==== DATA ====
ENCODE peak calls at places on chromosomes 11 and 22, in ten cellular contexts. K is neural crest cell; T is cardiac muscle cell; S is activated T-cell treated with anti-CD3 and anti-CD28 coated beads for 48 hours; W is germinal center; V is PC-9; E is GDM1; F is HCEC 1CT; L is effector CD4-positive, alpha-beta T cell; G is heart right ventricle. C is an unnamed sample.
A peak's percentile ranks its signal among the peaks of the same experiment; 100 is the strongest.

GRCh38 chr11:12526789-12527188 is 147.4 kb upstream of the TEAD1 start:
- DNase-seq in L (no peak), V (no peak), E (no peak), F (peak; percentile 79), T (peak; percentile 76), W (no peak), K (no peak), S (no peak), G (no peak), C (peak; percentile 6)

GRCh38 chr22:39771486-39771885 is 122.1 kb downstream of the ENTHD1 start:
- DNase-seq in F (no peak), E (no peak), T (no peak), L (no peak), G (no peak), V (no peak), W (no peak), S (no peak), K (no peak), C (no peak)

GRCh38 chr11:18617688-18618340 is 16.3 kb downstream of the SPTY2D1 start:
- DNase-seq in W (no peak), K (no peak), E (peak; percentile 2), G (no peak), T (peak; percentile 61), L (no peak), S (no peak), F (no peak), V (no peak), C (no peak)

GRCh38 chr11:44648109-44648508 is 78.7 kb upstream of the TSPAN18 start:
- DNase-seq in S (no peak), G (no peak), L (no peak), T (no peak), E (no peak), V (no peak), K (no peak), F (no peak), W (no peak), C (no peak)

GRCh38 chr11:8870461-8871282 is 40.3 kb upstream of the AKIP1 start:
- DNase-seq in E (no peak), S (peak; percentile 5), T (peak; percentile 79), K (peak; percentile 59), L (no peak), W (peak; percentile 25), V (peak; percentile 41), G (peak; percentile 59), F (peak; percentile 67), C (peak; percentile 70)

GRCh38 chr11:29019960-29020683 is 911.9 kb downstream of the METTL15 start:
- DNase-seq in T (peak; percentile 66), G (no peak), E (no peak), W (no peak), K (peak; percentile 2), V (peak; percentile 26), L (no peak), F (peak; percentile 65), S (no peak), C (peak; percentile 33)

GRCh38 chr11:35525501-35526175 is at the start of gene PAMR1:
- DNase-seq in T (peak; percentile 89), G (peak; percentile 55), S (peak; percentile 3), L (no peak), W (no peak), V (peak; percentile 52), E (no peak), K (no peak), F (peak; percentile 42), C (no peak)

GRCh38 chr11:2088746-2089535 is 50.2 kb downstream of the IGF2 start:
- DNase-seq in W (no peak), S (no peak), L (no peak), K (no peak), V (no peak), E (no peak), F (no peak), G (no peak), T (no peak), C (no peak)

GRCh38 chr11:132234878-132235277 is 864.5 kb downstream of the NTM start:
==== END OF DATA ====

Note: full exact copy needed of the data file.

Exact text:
ENCODE peak calls at places on chromosomes 11 and 22, in ten cellular contexts. K is neural crest cell; T is cardiac muscle cell; S is activated T-cell treated with anti-CD3 and anti-CD28 coated beads for 48 hours; W is germinal center; V is PC-9; E is GDM1; F is HCEC 1CT; L is effector CD4-positive, alpha-beta T cell; G is heart right ventricle. C is an unnamed sample.
A peak's percentile ranks its signal among the peaks of the same experiment; 100 is the strongest.

GRCh38 chr11:12526789-12527188 is 147.4 kb upstream of the TEAD1 start:
- DNase-seq in L (no peak), V (no peak), E (no peak), F (peak; percentile 79), T (peak; percentile 76), W (no peak), K (no peak), S (no peak), G (no peak), C (peak; percentile 6)

GRCh38 chr22:39771486-39771885 is 122.1 kb downstream of the ENTHD1 start:
- DNase-seq in F (no peak), E (no peak), T (no peak), L (no peak), G (no peak), V (no peak), W (no peak), S (no peak), K (no peak), C (no peak)

GRCh38 chr11:18617688-18618340 is 16.3 kb downstream of the SPTY2D1 start:
- DNase-seq in W (no peak), K (no peak), E (peak; percentile 2), G (no peak), T (peak; percentile 61), L (no peak), S (no peak), F (no peak), V (no peak), C (no peak)

GRCh38 chr11:44648109-44648508 is 78.7 kb upstream of the TSPAN18 start:
- DNase-seq in S (no peak), G (no peak), L (no peak), T (no peak), E (no peak), V (no peak), K (no peak), F (no peak), W (no peak), C (no peak)

GRCh38 chr11:8870461-8871282 is 40.3 kb upstream of the AKIP1 start:
- DNase-seq in E (no peak), S (peak; percentile 5), T (peak; percentile 79), K (peak; percentile 59), L (no peak), W (peak; percentile 25), V (peak; percentile 41), G (peak; percentile 59), F (peak; percentile 67), C (peak; percentile 70)

GRCh38 chr11:29019960-29020683 is 911.9 kb downstream of the METTL15 start:
- DNase-seq in T (peak; percentile 66), G (no peak), E (no peak), W (no peak), K (peak; percentile 2), V (peak; percentile 26), L (no peak), F (peak; percentile 65), S (no peak), C (peak; percentile 33)

GRCh38 chr11:35525501-35526175 is at the start of gene PAMR1:
- DNase-seq in T (peak; percentile 89), G (peak; percentile 55), S (peak; percentile 3), L (no peak), W (no peak), V (peak; percentile 52), E (no peak), K (no peak), F (peak; percentile 42), C (no peak)

GRCh38 chr11:2088746-2089535 is 50.2 kb downstream of the IGF2 start:
- DNase-seq in W (no peak), S (no peak), L (no peak), K (no peak), V (no peak), E (no peak), F (no peak), G (no peak), T (no peak), C (no peak)

GRCh38 chr11:132234878-132235277 is 864.5 kb downstream of the NTM start: